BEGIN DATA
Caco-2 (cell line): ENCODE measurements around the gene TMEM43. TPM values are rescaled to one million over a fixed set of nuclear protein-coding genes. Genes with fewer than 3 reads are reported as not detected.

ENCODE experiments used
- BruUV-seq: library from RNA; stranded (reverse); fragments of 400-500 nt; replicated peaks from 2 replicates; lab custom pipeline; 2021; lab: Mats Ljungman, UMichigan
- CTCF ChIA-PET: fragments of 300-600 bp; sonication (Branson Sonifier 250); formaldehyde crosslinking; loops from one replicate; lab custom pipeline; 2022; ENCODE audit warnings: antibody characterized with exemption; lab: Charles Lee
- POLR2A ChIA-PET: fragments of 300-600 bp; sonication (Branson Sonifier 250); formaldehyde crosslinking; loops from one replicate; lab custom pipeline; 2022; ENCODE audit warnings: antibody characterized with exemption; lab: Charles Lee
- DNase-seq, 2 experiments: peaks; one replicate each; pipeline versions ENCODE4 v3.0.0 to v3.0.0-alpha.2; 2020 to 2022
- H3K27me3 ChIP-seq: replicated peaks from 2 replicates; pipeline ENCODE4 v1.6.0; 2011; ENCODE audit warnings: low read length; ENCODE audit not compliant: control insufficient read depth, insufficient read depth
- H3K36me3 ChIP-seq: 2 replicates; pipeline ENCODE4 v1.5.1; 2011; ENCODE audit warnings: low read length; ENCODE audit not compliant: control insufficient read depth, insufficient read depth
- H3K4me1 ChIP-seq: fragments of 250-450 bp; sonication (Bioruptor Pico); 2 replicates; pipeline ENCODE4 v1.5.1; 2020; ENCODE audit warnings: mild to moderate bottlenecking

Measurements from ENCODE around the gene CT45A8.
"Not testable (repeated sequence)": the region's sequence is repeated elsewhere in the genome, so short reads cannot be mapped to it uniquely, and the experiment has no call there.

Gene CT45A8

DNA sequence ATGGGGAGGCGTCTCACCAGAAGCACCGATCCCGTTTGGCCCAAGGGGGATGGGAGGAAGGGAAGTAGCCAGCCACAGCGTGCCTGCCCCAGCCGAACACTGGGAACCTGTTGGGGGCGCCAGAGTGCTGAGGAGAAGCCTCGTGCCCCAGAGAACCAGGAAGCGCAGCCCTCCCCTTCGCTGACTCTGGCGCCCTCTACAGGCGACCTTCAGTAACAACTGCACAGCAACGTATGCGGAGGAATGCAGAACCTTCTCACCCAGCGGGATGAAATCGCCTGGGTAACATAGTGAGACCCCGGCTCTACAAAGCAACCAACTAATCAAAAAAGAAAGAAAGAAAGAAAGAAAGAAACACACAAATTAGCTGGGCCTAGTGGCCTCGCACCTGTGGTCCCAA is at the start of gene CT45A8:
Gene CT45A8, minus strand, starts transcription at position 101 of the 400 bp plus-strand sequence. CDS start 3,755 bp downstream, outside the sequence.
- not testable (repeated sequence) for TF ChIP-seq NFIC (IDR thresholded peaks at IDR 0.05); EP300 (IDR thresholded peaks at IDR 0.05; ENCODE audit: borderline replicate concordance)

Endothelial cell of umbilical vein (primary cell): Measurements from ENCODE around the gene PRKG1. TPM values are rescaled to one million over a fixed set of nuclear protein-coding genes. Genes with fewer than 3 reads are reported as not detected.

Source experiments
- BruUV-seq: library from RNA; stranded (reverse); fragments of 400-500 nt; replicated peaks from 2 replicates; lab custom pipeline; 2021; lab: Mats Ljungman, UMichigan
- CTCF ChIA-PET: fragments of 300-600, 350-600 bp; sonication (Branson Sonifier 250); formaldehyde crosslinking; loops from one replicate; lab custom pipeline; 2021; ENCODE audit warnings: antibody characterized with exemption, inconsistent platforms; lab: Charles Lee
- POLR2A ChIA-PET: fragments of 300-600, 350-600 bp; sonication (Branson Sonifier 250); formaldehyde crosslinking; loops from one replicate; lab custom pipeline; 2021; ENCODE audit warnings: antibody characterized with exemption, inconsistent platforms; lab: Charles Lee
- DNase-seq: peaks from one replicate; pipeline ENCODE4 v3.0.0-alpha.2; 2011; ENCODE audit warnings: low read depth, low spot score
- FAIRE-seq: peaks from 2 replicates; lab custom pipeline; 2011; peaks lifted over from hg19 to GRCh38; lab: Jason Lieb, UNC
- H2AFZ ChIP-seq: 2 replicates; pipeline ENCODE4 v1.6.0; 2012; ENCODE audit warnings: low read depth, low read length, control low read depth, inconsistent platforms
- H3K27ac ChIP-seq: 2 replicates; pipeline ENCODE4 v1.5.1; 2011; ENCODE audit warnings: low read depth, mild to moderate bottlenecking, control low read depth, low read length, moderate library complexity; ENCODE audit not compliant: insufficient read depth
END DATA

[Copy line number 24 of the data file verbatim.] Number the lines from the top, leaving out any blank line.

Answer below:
- H3K27ac ChIP-seq: 2 replicates; pipeline ENCODE4 v1.5.1; 2011; ENCODE audit warnings: low read depth, mild to moderate bottlenecking, control low read depth, low read length, moderate library complexity; ENCODE audit not compliant: insufficient read depth